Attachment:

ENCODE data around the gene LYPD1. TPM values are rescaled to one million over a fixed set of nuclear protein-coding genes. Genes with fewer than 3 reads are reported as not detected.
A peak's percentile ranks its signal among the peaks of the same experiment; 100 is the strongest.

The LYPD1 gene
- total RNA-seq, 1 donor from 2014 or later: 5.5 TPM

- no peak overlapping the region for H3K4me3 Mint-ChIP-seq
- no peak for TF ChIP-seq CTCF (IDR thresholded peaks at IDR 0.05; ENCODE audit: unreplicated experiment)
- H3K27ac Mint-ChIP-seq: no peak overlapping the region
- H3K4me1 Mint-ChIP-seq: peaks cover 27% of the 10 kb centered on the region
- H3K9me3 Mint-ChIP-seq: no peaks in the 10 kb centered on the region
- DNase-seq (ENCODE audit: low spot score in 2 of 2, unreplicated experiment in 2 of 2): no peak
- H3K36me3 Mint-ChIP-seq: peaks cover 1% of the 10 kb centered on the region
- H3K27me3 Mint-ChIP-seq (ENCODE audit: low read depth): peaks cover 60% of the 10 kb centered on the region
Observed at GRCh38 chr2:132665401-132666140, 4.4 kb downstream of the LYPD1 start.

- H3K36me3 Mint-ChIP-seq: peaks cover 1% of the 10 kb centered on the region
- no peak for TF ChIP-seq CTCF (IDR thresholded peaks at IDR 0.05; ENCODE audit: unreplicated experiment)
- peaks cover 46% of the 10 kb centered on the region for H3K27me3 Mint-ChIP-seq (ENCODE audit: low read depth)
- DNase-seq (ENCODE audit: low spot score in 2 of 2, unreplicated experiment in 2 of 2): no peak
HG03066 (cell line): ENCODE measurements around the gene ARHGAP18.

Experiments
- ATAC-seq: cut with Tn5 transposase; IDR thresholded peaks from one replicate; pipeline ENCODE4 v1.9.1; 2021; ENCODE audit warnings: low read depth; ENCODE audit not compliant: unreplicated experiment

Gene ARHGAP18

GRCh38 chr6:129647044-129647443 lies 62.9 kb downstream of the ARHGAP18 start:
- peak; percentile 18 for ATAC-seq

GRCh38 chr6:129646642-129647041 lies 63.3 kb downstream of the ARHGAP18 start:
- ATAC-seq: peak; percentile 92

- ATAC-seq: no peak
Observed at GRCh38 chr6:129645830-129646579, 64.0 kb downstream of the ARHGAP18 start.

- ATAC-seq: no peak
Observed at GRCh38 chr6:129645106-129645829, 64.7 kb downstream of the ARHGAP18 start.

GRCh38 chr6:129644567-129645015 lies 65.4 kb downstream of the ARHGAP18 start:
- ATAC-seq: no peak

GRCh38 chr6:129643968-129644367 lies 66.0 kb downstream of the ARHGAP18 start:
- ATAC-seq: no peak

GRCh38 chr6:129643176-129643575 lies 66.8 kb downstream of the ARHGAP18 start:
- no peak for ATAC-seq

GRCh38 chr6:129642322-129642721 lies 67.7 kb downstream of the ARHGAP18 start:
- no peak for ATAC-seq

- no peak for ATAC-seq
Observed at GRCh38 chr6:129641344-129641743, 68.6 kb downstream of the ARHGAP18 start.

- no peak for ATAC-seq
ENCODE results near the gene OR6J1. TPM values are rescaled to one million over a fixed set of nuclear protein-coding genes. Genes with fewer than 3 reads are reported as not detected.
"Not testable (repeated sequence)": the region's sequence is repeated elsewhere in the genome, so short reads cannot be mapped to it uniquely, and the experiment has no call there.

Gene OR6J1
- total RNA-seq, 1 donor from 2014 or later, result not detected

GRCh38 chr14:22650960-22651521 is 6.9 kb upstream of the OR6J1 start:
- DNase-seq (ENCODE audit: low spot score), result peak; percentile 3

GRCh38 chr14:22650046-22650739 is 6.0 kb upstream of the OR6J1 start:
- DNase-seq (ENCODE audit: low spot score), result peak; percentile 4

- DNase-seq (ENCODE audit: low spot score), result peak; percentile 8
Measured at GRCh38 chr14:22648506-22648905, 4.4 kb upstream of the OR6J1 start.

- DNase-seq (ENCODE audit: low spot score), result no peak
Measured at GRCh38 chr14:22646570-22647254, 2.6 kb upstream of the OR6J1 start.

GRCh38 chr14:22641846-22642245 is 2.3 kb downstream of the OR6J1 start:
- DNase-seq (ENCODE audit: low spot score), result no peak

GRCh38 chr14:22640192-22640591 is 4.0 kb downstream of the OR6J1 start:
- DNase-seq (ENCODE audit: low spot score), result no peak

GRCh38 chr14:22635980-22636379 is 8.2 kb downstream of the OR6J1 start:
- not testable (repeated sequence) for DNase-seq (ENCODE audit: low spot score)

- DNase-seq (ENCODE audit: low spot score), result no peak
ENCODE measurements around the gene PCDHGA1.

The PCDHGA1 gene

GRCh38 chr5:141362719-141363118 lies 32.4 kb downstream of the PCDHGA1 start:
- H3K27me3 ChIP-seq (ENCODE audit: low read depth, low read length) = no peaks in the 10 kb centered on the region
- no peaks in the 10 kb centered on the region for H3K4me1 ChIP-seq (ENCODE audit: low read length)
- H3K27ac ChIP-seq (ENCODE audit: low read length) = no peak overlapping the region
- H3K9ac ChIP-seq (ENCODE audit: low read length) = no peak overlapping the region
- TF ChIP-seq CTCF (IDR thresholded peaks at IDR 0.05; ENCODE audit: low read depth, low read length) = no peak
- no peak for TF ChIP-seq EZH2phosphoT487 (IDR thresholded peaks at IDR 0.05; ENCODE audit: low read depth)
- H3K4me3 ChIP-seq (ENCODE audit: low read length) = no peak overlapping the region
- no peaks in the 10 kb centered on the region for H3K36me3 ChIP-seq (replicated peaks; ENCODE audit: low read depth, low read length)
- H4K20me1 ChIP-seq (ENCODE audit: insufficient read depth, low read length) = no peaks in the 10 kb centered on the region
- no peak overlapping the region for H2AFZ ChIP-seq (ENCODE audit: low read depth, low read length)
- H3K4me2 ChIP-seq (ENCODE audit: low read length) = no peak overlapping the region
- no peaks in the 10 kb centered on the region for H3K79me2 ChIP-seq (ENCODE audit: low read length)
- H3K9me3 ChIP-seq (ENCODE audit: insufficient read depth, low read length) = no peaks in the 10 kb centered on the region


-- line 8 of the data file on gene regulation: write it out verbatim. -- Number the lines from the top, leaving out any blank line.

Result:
- H3K4me1 Mint-ChIP-seq: peaks cover 27% of the 10 kb centered on the region